2001-Sun Feb 25 16:38:22 EST 2018
Vetstreet. All rights reserved. Powered by Brightspot.
Vetstreet does not provide medical advice, diagnosis, or treatment. See Additional Information ›
Kittens are known for their frisky behavior, running, climbing, pouncing and pawing. This play is actually a vital part of normal development, helping the young cat develop social, predatory and locomotion skills that adult cats in the wild would need.
When kittens are still with their mother, their play is centered around her as well as littermates. This social play teaches kittens to understand and communicate with other cats. Around weaning time, they begin to show interest in playing with objects, going through the stalking, chasing and pouncing motions that teach them how to hunt. They also use their paws to bat and swat at objects, developing their eye-paw coordination. By around 10 to 12 weeks of age, locomotory play, with running, climbing and leaping, is fully developed. Such play is important in developing agility and coordination. By this time they have a full repertoire of play behaviors, complete with play fighting, play killing and play escape behaviors — all behaviors essential for survival in the wild and, too, for a well-adjusted cat in your household. Play also helps shy kittens build self-confidence as they start to succeed in bringing down their quarry.
Kittens who are weaned too early often have long-term effects of growing up alone. If a playing kitten gets carried away and bites or scratches too hard, his littermate or mother will either quit playing or give a signal that the rough play was not appreciated, perhaps growling or giving a swat. In this way, the kitten learns to inhibit his bites and scratches so that play fighting doesn't damage playmates. Kittens without this education often grow up play fighting far too roughly and getting into fights when they didn't understand their playmate's signals to stop. If you have an orphan kitten, try to find some playmates for him. If that's not possible, you'll need to teach him not to play too roughly by stopping play when he gets out of hand. Simply say, "Ouch!" and stop the game when he gets too rough.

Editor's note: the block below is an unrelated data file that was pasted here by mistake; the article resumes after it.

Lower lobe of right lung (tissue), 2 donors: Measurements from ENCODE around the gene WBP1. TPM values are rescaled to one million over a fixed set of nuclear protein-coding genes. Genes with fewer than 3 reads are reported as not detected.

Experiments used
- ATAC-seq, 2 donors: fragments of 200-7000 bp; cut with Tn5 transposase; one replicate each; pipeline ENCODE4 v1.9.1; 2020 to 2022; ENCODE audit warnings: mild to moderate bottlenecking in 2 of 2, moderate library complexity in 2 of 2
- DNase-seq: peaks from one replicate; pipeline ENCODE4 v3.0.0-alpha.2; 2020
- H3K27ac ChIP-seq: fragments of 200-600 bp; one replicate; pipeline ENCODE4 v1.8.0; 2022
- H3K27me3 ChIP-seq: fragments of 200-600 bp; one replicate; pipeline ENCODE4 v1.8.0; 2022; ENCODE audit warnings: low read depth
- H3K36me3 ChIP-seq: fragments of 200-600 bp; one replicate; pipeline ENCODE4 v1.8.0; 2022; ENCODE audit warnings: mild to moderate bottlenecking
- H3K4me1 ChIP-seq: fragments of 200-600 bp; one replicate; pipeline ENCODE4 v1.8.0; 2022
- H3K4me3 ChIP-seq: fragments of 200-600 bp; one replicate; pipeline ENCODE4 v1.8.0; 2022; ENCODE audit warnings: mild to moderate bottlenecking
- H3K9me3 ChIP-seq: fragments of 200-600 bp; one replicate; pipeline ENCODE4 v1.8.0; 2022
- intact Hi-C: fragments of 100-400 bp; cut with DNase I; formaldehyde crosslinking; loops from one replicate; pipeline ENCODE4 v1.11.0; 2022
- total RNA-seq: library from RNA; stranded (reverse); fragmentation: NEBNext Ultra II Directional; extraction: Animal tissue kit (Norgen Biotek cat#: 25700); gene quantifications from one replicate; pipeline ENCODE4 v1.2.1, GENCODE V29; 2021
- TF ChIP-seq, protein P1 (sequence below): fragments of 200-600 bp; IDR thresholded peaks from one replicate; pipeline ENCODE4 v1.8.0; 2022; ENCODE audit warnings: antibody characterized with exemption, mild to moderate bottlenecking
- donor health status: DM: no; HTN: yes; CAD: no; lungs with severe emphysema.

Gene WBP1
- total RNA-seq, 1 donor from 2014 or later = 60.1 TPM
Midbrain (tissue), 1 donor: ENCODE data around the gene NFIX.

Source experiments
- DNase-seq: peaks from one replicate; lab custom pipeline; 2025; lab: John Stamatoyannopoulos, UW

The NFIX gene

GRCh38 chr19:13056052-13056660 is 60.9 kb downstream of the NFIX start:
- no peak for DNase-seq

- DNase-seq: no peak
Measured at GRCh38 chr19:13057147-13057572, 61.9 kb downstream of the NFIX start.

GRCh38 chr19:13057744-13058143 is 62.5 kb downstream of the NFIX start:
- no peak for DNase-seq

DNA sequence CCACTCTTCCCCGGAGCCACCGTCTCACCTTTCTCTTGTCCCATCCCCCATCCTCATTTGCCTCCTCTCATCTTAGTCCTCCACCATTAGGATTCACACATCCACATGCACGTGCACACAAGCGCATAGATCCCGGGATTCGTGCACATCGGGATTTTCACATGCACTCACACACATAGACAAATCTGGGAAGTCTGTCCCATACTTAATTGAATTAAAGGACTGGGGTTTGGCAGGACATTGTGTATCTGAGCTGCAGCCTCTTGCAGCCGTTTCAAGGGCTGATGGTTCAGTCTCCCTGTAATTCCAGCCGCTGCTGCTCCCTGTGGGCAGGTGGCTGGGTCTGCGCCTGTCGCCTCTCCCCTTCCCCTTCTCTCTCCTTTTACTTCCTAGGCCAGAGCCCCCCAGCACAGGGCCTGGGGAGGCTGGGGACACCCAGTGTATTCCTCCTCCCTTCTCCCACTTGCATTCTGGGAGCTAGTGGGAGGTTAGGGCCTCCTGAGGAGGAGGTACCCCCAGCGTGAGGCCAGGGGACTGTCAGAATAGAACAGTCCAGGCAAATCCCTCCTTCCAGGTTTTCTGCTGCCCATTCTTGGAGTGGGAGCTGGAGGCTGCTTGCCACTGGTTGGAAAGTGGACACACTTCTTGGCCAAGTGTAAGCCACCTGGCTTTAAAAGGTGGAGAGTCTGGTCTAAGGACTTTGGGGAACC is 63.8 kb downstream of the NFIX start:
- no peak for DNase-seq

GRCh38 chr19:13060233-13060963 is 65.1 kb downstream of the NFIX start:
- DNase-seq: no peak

Play helps burn off excess energy, which too often is directed into unacceptable behaviors such as climbing the curtains, knocking the collectibles off the table or launching themselves at the chandelier. As kittens get older, they naturally want to explore, which is another skill they'll need as adults. But unsupervised kittens can get stuck in small spaces, pull heavy objects down on them or even get trapped in the dryer or get electrocuted. That's why you need to not only prevent your kitten from playing in areas you can't watch him, but also entice him to play elsewhere by providing better things to explore, such as cat trees, perching posts, paper bags, tunnels and boxes. Cats who tend to chew can be given chew toys.
Like this article? Have a point of view to share? Let us know!
Take our breed quiz to find your next pet.
Bartonella is a type bacteria that can be transmitted to cats, dogs and humans from exposure to infected fleas and…
Want to give your pup yummy, low-calorie treats? We’ve got the skinny on which foods are OK to feed him.
Not sure about food puzzles? Our veterinarian reveals why the payoff for your pet is well worth any extra work.
With these simple dental care tips, you can help keep your canine’s adorable smile shiny and healthy for life.
The friendly and inquisitive LaPerm has an easy-care coat that comes in a variety of colors and patterns.
Check out our collection of more than 250 videos about pet training, animal behavior, dog and cat breeds and more.
Wonder which dog or cat best fits your lifestyle? Our new tool will narrow down more than 300 breeds for you.
If the video doesn't start playing momentarily,
please install the latest version of Flash.
Thank you for subscribing.